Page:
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Luke Sciberras is a renowned artist, known mainly for his paintings of the Australian landscape. He is a finalist in this year’s Wynne Prize.
‘Luke and I have been mates for a few years now. On a visit to his home in Hill End, we came up with the idea of me painting his portrait,’ says Leslie Rice.
‘I was working on a series of paintings based on the bacchanalia, the Roman festival of Bacchus, and I was reminded of the paintings Donald Friend made, which set the drunken revelry of Bacchus and his followers against the bucolic but somewhat rugged Australian outback of Hill End.
‘Luke’s penchant for entertaining and his famous wine-soaked Hill End gatherings suggested the painting, which is set on Luke’s property, with him being crowned as the god of wine and revelry.’
Rice frequently paints dark subjects on black velvet, with the image slowly emerging from the shadows as your eyes adjust.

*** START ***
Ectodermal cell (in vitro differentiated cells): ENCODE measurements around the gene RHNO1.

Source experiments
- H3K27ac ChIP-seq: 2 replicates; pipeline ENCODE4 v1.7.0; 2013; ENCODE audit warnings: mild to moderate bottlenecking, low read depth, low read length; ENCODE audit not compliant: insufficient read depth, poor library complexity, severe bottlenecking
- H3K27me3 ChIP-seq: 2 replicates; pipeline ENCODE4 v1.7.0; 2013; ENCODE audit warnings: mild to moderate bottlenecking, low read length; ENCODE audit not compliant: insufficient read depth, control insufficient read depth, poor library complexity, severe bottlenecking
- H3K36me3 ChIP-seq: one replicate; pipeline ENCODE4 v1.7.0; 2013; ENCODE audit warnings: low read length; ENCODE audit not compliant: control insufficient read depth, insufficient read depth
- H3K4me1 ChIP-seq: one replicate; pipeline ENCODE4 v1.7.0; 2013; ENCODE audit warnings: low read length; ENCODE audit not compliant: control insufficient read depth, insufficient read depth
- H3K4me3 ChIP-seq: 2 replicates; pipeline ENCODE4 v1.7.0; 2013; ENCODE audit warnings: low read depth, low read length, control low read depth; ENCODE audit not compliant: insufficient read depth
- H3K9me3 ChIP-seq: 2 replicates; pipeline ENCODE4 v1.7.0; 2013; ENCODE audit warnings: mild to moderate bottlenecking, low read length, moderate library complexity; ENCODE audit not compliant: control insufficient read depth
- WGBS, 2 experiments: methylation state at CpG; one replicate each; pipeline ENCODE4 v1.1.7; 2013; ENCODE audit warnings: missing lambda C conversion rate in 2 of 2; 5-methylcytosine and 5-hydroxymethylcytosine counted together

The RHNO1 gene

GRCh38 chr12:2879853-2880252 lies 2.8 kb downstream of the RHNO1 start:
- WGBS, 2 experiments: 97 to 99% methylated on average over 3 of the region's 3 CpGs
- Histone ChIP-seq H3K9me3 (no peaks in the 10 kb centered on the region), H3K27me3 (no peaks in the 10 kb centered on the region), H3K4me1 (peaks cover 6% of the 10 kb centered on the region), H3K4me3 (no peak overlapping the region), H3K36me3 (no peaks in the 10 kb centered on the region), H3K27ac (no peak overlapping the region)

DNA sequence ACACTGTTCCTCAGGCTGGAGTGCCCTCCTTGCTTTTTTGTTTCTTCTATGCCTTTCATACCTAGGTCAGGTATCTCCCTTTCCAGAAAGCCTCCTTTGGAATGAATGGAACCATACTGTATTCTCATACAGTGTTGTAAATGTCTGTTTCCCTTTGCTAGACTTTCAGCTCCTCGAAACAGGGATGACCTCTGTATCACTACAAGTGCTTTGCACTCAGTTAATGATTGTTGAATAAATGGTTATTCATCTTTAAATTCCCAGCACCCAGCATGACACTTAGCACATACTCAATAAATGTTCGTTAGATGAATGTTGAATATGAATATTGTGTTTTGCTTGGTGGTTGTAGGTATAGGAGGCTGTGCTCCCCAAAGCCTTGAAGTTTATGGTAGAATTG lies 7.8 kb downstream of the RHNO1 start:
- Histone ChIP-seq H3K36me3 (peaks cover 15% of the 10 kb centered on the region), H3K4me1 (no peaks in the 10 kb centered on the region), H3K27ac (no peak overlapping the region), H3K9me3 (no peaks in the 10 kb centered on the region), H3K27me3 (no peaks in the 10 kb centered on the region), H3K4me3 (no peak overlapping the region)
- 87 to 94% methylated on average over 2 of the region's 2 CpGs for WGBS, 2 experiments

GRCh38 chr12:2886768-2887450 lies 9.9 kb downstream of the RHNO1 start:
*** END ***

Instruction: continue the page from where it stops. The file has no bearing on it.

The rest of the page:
‘Generally, my choice of black velvet as a painting surface provides a platform for painting that mimics the dramatic tenebrism of 17th-century art, as well as having connotations of flea-market kitsch,’ says Rice.
Born in Sydney in 1976, Rice worked as a tattoo artist for around ten years before studying at the National Art School, where he completed an Honours degree and now teaches. He won the Doug Moran National Portrait Prize in 2007 and 2012 and was a finalist in the Sulman Prize in 2013 and the Archibald Prize in 2008 and 2012.